I have seen videos where people clean metals, brake pads, tools and other materials with a laser, most look like they are using lasers that can take a wide path instead of a direct spot, but I am wondering if something like this would be possible with the Glowforge. I am guessing some items you would want to be careful with that may have toxic or equipment damaging fumes. Has anyone tried this?
I’ve seen these before. Pretty cool, eh? Unfortunately, the GF won’t do this - at least, not remotely to the same calibre, speed, or quality that this laser does. It’s (the one in this vid) a disk laser with an average power of something like 750 watts and a…much, much higher pricetag.
Lots of brake pads, clutch discs, gaskets etc still use asbestos. I sure wouldn’t feel good about putting a laser to those kinds of objects.
We talked about this internally a bit - definitely something fun to experiment with, but the range of things that could be effectively and nondestructively cleaned is probably small.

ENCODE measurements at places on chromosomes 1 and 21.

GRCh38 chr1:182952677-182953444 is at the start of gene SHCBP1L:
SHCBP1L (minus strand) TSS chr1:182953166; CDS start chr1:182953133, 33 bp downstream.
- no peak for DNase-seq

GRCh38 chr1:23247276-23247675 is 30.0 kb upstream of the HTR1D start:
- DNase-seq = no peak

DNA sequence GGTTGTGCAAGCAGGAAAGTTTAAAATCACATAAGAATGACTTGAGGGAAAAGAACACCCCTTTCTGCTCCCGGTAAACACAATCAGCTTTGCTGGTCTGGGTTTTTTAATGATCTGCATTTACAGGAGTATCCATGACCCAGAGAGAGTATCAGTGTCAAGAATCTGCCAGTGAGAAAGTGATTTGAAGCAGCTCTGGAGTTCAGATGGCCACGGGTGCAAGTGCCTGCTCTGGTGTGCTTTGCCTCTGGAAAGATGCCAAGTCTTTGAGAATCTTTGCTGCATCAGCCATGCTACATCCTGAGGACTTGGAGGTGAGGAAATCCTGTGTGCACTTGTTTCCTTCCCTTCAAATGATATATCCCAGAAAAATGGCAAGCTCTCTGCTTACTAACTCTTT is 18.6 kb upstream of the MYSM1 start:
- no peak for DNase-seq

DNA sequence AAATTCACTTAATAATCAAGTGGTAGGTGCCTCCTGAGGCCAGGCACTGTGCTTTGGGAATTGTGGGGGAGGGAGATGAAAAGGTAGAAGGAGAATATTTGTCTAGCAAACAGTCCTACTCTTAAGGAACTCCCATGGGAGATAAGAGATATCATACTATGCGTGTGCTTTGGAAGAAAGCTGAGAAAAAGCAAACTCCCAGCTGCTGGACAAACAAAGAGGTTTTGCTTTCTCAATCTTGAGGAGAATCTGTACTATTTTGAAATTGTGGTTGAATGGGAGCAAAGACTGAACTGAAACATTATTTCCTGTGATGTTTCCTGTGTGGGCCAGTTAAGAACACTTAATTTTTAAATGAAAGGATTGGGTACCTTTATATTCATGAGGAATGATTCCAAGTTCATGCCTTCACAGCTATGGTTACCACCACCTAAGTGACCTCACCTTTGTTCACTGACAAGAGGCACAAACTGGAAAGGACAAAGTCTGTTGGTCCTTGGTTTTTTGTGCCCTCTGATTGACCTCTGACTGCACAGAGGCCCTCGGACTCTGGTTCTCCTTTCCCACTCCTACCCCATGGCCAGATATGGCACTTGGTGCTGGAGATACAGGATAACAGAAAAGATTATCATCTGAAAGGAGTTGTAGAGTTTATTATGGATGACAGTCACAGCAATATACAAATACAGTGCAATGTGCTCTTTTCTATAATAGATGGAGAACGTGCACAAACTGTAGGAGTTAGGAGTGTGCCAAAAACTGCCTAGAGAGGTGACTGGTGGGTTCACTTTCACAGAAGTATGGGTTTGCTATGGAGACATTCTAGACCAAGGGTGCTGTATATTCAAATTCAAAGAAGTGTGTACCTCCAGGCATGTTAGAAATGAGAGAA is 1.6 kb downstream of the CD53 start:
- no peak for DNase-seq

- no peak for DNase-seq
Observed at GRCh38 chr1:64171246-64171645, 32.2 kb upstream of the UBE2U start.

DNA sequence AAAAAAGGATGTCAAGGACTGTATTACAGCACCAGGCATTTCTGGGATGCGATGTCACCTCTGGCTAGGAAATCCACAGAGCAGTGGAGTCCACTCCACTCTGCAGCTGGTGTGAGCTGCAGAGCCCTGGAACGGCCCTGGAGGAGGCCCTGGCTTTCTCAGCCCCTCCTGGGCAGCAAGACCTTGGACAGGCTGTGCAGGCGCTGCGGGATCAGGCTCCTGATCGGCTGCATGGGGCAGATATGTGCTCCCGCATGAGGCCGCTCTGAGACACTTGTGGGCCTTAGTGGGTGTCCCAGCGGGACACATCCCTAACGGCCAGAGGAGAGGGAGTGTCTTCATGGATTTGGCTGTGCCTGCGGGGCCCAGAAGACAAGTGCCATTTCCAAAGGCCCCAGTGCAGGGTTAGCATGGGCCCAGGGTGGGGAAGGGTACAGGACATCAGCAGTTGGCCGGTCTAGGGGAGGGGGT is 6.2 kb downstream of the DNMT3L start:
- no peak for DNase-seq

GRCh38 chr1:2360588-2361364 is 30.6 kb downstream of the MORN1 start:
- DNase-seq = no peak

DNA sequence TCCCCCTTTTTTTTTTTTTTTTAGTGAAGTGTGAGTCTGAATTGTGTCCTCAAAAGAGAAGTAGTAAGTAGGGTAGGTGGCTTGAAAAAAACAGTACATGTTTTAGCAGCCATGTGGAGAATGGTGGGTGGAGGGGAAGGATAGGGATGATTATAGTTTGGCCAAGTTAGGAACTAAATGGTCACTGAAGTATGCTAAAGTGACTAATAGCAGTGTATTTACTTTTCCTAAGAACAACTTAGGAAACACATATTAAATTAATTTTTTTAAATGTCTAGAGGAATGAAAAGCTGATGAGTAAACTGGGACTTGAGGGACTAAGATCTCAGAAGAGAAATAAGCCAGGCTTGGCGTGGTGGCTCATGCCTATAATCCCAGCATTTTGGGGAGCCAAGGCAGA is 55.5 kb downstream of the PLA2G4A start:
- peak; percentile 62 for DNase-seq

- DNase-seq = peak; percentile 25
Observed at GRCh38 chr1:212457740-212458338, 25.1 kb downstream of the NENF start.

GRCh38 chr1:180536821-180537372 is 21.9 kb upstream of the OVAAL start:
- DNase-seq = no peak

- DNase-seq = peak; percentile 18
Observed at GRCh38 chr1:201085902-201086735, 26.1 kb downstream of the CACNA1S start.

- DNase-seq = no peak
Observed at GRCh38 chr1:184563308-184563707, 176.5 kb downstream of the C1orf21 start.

A penny test
I’m pretty sure that the laser used in the video is a fiber laser, not a CO2 laser.
They’re more suited to lazing metal (and can do it crazy fast, to boot!)
I think it’s a disk laser, actually, but the point stands.
So two ideas for laser cleaning. Would it remove a spot of rust from cast iron? Like say a lid that was accidentally left where it could catch some spray and rusted and the owner’s been to lazy to take steel wool to it. I’m guessing no.
What about burned on food residue from a cheap pie tin you used the other night to reheat half a game hen? Sure, that’s a specific use case but it could be generalized to any metal pan with stuck on organic material. This I’m thinking could be a yes.
Muriatic acid (dilute hydrochloric) used to clean masonry from the hardware store will remove that oxide, just do it outside! The lid will look different than the pan until it is ‘seasoned’ again… or you could do the pan too and have a new finish on both.
That would be a yes.
You could probably remove the rust much more easily by doing it electrolytically. I don’t think I’d want to do that in my consumer laser.